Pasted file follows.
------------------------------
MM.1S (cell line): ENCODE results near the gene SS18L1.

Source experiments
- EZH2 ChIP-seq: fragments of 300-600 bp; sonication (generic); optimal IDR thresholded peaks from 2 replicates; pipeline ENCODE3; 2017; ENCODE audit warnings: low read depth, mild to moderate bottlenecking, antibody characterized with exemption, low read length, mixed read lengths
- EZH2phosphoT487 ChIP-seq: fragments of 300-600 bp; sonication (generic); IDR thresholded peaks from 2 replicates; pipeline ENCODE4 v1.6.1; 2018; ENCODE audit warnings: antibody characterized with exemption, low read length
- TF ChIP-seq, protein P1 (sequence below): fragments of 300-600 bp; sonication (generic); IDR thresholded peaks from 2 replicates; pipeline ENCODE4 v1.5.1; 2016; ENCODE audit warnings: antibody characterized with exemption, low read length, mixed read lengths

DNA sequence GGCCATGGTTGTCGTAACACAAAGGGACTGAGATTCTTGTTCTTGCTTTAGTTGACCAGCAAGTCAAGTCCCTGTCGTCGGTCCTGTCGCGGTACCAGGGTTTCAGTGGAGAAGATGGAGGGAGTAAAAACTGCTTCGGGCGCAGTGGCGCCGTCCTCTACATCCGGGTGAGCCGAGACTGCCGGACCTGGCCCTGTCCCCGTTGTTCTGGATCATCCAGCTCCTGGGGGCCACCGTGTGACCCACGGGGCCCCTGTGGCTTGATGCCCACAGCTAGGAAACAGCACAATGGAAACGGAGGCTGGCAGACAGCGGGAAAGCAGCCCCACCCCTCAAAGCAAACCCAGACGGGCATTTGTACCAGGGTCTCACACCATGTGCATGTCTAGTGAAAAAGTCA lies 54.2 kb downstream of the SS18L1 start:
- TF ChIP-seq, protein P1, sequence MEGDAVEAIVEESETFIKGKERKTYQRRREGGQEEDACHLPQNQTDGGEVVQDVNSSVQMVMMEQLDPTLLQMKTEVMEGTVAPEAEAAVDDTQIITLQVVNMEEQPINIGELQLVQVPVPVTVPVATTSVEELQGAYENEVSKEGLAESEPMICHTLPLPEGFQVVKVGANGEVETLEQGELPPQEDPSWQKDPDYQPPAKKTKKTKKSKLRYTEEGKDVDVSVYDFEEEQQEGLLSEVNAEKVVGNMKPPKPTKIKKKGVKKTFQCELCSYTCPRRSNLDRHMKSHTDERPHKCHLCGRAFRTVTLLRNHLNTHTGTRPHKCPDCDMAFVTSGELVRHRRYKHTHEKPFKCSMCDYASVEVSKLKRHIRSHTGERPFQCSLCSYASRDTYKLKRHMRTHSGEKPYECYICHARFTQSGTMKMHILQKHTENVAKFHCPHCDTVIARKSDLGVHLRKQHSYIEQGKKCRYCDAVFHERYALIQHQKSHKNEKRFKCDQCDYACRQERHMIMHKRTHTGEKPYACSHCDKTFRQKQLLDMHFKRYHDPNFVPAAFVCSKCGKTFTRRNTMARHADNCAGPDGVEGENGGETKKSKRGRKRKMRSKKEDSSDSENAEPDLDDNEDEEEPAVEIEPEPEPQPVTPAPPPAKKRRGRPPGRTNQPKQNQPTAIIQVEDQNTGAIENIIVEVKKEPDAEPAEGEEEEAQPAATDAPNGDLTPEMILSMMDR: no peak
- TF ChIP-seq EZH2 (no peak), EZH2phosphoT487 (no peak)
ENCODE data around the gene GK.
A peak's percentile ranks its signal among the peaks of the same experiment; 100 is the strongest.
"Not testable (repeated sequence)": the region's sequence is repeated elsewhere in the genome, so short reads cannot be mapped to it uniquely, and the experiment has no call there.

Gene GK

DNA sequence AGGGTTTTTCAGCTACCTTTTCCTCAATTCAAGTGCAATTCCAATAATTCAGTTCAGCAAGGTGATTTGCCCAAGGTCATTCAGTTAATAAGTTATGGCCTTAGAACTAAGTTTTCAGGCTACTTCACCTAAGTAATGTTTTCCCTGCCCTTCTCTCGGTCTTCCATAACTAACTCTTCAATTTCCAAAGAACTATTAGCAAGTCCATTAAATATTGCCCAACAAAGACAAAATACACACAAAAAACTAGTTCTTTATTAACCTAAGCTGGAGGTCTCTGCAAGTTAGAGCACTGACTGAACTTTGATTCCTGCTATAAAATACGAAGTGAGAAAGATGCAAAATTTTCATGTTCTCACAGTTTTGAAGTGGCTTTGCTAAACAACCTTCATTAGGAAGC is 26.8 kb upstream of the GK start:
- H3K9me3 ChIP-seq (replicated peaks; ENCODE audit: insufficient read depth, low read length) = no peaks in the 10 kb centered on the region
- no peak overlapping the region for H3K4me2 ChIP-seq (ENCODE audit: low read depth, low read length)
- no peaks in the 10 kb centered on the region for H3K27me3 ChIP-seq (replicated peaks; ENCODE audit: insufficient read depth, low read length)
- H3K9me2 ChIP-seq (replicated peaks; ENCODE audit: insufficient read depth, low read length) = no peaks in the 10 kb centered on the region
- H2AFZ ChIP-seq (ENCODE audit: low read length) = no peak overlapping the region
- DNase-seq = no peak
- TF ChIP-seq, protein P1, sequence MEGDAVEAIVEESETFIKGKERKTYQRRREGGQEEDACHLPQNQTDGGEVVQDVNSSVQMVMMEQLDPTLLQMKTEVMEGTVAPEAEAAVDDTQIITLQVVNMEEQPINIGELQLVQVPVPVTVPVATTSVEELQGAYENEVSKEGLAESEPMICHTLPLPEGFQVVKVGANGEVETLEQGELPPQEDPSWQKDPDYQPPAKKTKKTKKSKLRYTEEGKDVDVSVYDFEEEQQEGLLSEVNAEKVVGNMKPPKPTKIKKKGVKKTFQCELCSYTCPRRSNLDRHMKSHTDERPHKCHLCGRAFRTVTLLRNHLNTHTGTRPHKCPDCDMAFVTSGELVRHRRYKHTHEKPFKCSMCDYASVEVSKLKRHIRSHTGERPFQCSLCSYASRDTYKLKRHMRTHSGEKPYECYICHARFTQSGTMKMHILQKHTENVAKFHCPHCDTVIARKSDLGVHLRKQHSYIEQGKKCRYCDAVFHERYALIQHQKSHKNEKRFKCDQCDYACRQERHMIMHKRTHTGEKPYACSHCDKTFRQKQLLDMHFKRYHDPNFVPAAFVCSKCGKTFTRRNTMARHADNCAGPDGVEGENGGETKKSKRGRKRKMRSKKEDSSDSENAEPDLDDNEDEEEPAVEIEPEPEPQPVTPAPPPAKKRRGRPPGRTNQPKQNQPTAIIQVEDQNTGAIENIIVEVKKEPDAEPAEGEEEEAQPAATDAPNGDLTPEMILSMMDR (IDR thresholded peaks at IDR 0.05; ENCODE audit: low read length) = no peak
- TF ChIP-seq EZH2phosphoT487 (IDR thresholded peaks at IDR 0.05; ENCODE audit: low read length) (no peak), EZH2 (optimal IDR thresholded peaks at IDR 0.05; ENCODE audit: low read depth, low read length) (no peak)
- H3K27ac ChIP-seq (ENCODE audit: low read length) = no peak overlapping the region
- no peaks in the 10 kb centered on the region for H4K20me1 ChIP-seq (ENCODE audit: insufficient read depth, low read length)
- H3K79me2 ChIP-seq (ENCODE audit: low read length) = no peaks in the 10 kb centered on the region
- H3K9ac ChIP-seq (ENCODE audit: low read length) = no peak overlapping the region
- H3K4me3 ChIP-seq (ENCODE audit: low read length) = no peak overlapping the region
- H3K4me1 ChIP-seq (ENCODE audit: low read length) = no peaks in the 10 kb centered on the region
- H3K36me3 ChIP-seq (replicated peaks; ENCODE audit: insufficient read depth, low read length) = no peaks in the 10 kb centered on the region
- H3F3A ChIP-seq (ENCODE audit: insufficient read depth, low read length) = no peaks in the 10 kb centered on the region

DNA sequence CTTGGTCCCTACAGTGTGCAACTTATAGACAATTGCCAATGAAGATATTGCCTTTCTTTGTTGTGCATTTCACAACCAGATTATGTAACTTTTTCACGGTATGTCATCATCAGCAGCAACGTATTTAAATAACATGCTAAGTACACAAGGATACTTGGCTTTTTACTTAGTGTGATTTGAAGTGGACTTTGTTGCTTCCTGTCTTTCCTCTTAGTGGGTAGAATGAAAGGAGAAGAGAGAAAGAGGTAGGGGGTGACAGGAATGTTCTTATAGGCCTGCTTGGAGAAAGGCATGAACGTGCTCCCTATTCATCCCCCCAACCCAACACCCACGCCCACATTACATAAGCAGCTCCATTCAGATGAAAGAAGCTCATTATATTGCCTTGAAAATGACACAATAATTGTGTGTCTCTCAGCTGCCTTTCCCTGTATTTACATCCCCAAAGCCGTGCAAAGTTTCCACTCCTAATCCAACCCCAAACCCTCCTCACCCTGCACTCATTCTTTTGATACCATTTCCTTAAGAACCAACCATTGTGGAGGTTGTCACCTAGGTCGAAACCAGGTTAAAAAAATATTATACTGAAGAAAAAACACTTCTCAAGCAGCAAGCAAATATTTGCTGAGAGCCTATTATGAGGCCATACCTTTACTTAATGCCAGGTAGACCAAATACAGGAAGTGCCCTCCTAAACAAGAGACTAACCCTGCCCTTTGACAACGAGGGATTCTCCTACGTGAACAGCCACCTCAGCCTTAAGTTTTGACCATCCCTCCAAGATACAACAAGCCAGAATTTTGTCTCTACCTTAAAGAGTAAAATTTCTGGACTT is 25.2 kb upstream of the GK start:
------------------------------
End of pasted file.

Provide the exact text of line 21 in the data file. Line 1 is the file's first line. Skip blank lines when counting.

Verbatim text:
- TF ChIP-seq EZH2phosphoT487 (IDR thresholded peaks at IDR 0.05; ENCODE audit: low read length) (no peak), EZH2 (optimal IDR thresholded peaks at IDR 0.05; ENCODE audit: low read depth, low read length) (no peak)